By Bárbara d’Oro, Meredith Lauzon and Travis Poland
Pedro Silva became a permanent resident in Canada in January. He has been living in Ottawa with his wife for almost two years, but on Oct. 22 they will have no say in choosing either a mayor or a city councillor. As an active resident, he thinks that is unfair.
“If you live here and you are now here in a permanent status, you pay taxes, you are part of the community, just [like] any other citizen,” says Silva.
Under provincial legislation, only Canadian citizens can vote in municipal or provincial elections. That’s true federally as well. But there is a growing movement to extend the right to vote at the local level to permanent residents.
Toronto, Halifax, North Bay and Vancouver are among a growing list of Canadian cities that want to give permanent residents the right to participate in municipal elections. So far, Ottawa is not among them.
Earlier this year in Nova Scotia, a private member’s bill was introduced in the legislature that would allow permanent residents to vote in municipal elections, but it died after first reading.
Cities across Canada have endorsed the idea that permanent residents should be able to vote in municipal elections.
Those who think it is a good idea note that permanent residents pay taxes and use city services just like everyone else. Duff Conacher, co-founder of Democracy Watch, says that allowing permanent residents to vote could also push government to make city services better.
“Permanent residents are often new Canadians who are dealing with a lot of government programs and services,” Conacher says. “To give them the vote would give them a greater say and would likely improve those services, which lots of other people access as well, but particularly people who are new here, as they are adjusting and getting set up.”
The list of requirements to become a permanent resident includes: work experience inside and outside Canada, a certain level of education, and English or French proficiency. Once a person becomes a permanent resident, he or she must live in Canada for at least three years before applying for citizenship. To become a citizen, the person must also pass a test on Canada and its history. Only then does the right to vote kick in.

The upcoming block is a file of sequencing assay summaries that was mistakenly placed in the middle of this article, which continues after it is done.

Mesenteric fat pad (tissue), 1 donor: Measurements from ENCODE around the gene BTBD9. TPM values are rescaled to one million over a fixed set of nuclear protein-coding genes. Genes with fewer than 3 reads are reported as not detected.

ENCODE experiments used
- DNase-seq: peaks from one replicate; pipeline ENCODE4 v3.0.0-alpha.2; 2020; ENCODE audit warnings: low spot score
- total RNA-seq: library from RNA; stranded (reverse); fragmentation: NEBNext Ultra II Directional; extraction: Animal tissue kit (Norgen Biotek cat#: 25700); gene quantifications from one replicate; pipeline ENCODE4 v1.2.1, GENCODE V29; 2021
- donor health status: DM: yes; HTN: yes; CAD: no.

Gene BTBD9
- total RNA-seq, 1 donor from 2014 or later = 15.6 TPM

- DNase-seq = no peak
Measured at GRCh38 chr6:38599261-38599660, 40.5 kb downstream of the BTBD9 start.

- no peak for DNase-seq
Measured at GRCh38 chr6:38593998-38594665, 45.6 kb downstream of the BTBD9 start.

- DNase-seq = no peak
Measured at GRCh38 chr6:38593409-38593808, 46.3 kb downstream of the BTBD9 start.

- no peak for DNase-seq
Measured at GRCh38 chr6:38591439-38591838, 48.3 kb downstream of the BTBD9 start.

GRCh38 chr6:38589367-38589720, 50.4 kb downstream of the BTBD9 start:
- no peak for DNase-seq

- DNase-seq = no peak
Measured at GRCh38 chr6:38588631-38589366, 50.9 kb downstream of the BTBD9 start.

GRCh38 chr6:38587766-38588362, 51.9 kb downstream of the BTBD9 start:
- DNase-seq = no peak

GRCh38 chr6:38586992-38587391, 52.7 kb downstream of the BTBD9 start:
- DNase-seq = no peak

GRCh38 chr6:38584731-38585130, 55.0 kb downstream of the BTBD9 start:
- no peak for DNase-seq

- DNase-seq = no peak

“You pay taxes, you are part of the community, just as any other citizen.”– Pedro Silva
Conacher, who also teaches law and politics at the University of Ottawa, says the citizenship test does not prepare a person to become an engaged citizen.
“The citizenship test is kind of basic facts and figures; not really how can you be an active citizen and deal with government and city hall and provincial government and ensure you are getting the services you have a right to,” Conacher says.
In Ottawa, more than 62,000 residents are non-citizens and therefore cannot vote, according to Statistics Canada 2016 census data. Despite this, council has not passed any motion asking the province to extend municipal voting rights to those in this group who are likely permanent residents. Yet municipal elections historically have low voter turnout. In Ottawa, in the 2014 municipal election, turnout was just 39.7 per cent.
While permanent residents cannot vote in Canada, other countries allow non-citizens to vote in local elections.
“You do not have to be a citizen to see that municipal affairs are affecting 80 per cent of our lives,” says Kalala Cimankinda, who immigrated, then became a permanent resident and is now a citizen. For him, the fact that these people are residents of Ottawa is what should count.
Pedro Silva says he understands why some people don’t think permanent residents should be allowed to vote.
For example, some government jobs, for national security reasons, require Canadian citizenship. “That makes sense,” he says. But at the same time, Silva says that he would like to have a say in who will be elected for the ward where he lives.
“I think it makes sense that you have the interest in choosing the people that will represent your interests.”